The Security Industry Authority (SIA) have launched an investigation into a company contracted to supply fire marshals for the Olympic games, Political Scrapbook can reveal. In a letter (below) to John Prescott, home secretary Theresa May said that Close Protection UK (CPUK) would be probed after unpaid workers were forced to sleep rough in central London before the Jubilee river pageant.

Prescott had argued that the revelations about the company and its owner Molly Prince appeared to show a breach by CPUK of 2.4.2(f) of the SIA Approved Contractor Status Terms and Conditions of Approval, which states a contractor can have approved status removed if it is “found no longer to meet the fit and proper person criteria applied by the SIA.”

Speaking to Political Scrapbook, Prescott said:

“I now await an urgent response from my letter to LOCOG requesting an investigation into how CPUK were appointed to a reported £850,000 fire marshalling contract for the Olympic venues and the company’s competencies to deliver it.”

“I believe the safety of spectators, staff and competitors is of the utmost importance and we need to be assured that CPUK can deliver this.”

This is further to an existing inquiry by the Prospects Group, the company responsible for running a government workfare programme in South West England, into both CPUK and the charity Tomorrow’s People which was involved in organising the jubilee workfare placements with CPUK.

But a report commissioned by the SIA into their Approved Contractor Scheme (ACS) showed that it was a laughing stock within the industry. Security managers were quoted saying that the tick-box system was unenforced and “incredibly easy” to pass, with one saying: “To apply for ACS all you need to do is cut and paste from [security companies] G4S and Mitie and you’ve got it.”

The report may also offer some explanation as to why 2012 organisers went with the CPUK bid — thought to be “significantly more competitive” — when it only provides fire marshals in comparison to trained firefighters offered by competitors:

“Small companies can now go into a tendering process with a tick next to SIA licences and a tick next to ACS, which are the same ticks as [Company X]. Whereas in reality [Company X] is much better. So contracts are going to the cheapest companies.”

The gold medal for cutting corners goes to …


  1. About time! But what would have happened if they hadn’t been found out, if we hadn’t all made a fuss, and a major incident at the Olympics had left hundreds dead in a stampede for exits??

  2. ArthurTheCat says:

    She hasn’t though, has she? She’s announced that the SIA will write to CPUK, which is nowhere near a full enquiry.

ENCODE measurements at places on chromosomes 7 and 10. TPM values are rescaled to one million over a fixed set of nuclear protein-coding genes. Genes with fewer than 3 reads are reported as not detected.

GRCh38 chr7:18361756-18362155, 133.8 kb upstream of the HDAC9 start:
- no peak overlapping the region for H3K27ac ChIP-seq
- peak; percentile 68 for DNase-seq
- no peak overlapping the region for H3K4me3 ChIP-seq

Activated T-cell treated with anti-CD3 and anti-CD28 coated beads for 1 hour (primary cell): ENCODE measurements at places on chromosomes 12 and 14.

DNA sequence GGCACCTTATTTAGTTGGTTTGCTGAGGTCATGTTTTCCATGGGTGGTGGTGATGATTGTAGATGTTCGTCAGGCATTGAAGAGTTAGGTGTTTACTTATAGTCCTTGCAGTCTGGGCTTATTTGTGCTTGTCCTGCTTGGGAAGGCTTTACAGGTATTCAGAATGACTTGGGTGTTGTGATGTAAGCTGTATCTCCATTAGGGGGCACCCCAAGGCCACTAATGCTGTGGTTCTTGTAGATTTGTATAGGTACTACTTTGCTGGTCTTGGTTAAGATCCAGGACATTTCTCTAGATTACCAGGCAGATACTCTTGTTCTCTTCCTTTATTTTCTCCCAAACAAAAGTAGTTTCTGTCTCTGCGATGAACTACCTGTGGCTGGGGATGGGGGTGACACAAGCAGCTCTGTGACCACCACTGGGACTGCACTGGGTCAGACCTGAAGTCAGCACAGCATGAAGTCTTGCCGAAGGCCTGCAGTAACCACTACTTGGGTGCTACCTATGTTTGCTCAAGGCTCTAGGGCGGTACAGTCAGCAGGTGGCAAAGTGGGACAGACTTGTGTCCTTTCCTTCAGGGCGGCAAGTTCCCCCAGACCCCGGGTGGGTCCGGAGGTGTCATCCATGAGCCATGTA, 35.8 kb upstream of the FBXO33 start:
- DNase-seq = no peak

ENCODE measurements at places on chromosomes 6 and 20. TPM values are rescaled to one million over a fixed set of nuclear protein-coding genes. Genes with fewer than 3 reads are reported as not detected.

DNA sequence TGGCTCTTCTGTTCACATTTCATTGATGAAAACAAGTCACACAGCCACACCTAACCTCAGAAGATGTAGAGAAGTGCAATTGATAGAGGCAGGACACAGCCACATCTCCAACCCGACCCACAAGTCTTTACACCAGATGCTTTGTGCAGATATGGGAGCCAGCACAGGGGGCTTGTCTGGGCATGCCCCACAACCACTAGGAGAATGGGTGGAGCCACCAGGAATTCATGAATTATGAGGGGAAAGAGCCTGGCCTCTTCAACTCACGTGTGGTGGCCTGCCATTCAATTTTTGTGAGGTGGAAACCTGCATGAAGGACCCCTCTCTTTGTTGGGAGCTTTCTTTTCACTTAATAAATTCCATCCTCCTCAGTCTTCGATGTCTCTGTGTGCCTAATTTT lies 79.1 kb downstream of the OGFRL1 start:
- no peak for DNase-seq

3. John Connett says:

    “all of their WORKERS are properly paid and that due attention is paid to the welfare of EMPLOYEES“. Wonder if this excludes the supposedly willing volunteers and apprentices?

  4. “The SIA has now written to CPUK for further information and is working to ensure that the requirements of the ACS are met in full”. Based on SIA’s past, less-than-forensic verification procedures, I think it might (as Bob Newhart might have said) go like this.

    SIA: “Are you meeting the requirements of the ACS in Full?”
    Molly: “Yes”
    SIA: “Thank-you. Keep calm and carry on.”

    I trust all correspondence will be published.

  5. Looks like a request rather than an examination of practice. They are going to get this contract short of finding she has one of the Taliban on her staff.

    Molly said “Sorry but nothing was our fault. It is fine now and it always was anyway”

    In many ways the major issue of the way she exploited those people, is already a non-issue for the public, even though what was said in explanation was senseless. What has been exposed about this whole mess, from beginning to end, really makes me sick. It seem like any chancer can do what they want to others, openly live a lifestyle that is not on the face of it accounted for, and still take loads of public money.

  6. Anita Bellows says:

    If you read the report, you will see that the SIA does not have the means, human and financial to carry investigation and prosecute. There are 2 aspects to this: first, the standards are weak, and it is difficult to differentiate between mediocre, good and very good security companies, and therefore, customers choose the cheapest ones, because the standards do not differentiate between them.
    The second aspect is the environment in which the SIA operates. Depending on the government, the SIA should be able to carry more or less investigation, and take more or less legal action.
    But what struck most in this report, is that the SIA was specially set up to cut down criminality. We are talking about a parallel sector to the police, supposed to enforce security, teach how to manage violence and how to use weapons and which is associated with a high level of criminality.
    I would like to know for which other parallel sectors to a public sector, a body has been specifically set up to reduce criminality. The NHS, Education, the post office ?

  7. The Taliban comment is not as outlandish as it sounds and we should take it seriously. The #jubileestewards comments page in Plymouth details angry youngsters ‘retaliating’ against the coercion and bullying by committing random and damaging acts of sabotage and vandalism (really Not Funny as involves ,of all things, railway lines! and the like.) Then we have the case of the careering minibus…. then the case of the Hillsborough scenario -Plymouth Argyle and Bristol Rovers both advertise the marvellous ‘opportunity’ of being ‘safety!’ stewards having done yet another govt gravy train ‘course.’ John Prescott is right to flag up the policing concerns.

  8. there are half a dozen boxes of yes or no ticks and they are in business ,yes i think i favorited the football link,will find

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